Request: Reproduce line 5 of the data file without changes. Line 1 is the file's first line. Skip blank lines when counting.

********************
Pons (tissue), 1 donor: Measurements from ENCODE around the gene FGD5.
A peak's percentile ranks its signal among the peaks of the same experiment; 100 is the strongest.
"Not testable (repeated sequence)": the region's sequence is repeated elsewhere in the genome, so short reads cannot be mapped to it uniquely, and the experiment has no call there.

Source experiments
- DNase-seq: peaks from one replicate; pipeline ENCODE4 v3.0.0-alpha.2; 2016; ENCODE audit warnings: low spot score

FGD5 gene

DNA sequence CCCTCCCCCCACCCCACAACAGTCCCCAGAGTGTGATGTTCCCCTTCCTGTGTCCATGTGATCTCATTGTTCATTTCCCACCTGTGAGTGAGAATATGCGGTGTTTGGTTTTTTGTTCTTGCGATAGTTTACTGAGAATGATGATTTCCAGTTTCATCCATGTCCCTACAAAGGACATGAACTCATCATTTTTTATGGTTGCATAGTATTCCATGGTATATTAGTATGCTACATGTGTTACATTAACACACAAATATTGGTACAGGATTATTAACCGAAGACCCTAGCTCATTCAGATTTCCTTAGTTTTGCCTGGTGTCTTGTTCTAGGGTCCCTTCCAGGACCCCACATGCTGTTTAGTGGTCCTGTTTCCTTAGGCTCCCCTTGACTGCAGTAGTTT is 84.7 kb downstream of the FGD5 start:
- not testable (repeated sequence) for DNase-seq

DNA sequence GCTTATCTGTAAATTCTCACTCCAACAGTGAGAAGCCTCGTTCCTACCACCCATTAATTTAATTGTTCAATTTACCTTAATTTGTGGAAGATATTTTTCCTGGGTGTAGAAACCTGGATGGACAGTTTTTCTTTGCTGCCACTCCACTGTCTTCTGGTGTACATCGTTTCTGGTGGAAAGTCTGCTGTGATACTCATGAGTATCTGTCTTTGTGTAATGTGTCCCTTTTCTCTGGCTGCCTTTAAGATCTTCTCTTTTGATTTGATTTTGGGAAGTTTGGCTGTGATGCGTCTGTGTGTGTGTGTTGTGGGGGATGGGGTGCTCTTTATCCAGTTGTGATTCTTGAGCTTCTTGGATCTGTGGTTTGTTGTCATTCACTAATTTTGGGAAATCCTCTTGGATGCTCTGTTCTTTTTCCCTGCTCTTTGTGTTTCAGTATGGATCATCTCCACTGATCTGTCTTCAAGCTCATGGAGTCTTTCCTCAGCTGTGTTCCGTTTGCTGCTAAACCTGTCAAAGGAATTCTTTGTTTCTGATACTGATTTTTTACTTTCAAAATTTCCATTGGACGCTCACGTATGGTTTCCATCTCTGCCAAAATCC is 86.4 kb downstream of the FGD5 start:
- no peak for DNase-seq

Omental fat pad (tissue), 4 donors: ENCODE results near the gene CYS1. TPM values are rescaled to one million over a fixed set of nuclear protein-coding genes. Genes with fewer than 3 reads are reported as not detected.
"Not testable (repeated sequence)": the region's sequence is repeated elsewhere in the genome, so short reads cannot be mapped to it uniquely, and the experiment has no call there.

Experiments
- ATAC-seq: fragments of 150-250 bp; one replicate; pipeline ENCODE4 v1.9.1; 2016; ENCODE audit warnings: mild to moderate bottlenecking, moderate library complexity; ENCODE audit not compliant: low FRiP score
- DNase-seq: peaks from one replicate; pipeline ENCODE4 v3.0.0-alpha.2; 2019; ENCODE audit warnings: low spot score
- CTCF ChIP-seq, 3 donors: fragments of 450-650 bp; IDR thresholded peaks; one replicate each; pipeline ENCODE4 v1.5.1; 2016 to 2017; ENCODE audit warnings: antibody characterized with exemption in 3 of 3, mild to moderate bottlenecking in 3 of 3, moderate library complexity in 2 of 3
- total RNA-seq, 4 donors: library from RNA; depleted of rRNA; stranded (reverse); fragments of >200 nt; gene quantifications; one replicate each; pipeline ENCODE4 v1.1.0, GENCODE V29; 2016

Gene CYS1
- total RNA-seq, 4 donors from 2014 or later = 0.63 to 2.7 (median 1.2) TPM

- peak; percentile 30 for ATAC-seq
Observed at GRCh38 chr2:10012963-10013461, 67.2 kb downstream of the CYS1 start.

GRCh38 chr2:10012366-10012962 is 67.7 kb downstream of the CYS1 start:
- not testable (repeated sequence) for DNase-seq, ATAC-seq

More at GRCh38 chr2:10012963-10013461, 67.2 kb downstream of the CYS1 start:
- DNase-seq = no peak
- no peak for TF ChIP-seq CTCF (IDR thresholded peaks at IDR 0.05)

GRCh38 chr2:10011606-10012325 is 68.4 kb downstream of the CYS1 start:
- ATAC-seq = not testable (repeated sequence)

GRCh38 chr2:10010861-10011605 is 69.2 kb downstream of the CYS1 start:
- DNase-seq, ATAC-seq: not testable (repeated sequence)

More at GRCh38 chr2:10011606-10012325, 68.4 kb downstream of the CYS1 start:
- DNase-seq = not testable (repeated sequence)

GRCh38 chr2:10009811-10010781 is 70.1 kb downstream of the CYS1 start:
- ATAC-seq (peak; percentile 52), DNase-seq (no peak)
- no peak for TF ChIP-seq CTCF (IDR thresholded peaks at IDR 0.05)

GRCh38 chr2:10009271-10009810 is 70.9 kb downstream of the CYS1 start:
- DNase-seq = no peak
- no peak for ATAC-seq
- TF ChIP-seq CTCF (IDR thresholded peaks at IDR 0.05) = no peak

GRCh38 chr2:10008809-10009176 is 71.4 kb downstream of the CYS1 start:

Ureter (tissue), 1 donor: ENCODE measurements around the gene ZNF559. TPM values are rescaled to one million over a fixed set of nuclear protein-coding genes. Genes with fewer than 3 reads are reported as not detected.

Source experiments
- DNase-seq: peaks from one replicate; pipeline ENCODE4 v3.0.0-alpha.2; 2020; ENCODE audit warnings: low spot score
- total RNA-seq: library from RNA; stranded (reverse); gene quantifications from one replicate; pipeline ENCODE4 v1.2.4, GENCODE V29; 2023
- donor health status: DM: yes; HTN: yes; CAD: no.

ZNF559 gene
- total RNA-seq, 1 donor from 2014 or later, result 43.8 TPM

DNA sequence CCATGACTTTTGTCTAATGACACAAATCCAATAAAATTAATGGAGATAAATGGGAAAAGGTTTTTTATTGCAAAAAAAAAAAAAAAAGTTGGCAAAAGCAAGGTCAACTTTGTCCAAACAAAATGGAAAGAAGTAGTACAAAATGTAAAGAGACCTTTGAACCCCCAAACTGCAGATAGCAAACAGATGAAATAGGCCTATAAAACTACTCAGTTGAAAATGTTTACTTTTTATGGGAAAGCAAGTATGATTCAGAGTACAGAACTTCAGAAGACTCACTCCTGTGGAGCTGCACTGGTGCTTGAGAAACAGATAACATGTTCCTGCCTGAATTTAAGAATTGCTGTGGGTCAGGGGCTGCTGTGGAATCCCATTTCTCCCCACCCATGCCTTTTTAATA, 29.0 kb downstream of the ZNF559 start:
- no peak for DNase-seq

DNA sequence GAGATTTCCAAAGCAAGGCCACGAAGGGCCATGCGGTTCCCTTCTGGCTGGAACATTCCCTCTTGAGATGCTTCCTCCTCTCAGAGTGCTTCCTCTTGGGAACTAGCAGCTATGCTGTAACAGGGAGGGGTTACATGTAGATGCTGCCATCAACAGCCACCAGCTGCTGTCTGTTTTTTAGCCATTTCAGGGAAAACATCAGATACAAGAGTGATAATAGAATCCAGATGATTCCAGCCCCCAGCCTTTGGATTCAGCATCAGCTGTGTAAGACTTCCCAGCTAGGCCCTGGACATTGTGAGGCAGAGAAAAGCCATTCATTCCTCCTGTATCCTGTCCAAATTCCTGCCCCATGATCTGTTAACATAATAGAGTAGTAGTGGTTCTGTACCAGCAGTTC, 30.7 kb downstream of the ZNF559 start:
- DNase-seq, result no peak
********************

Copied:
- DNase-seq: peaks from one replicate; pipeline ENCODE4 v3.0.0-alpha.2; 2016; ENCODE audit warnings: low spot score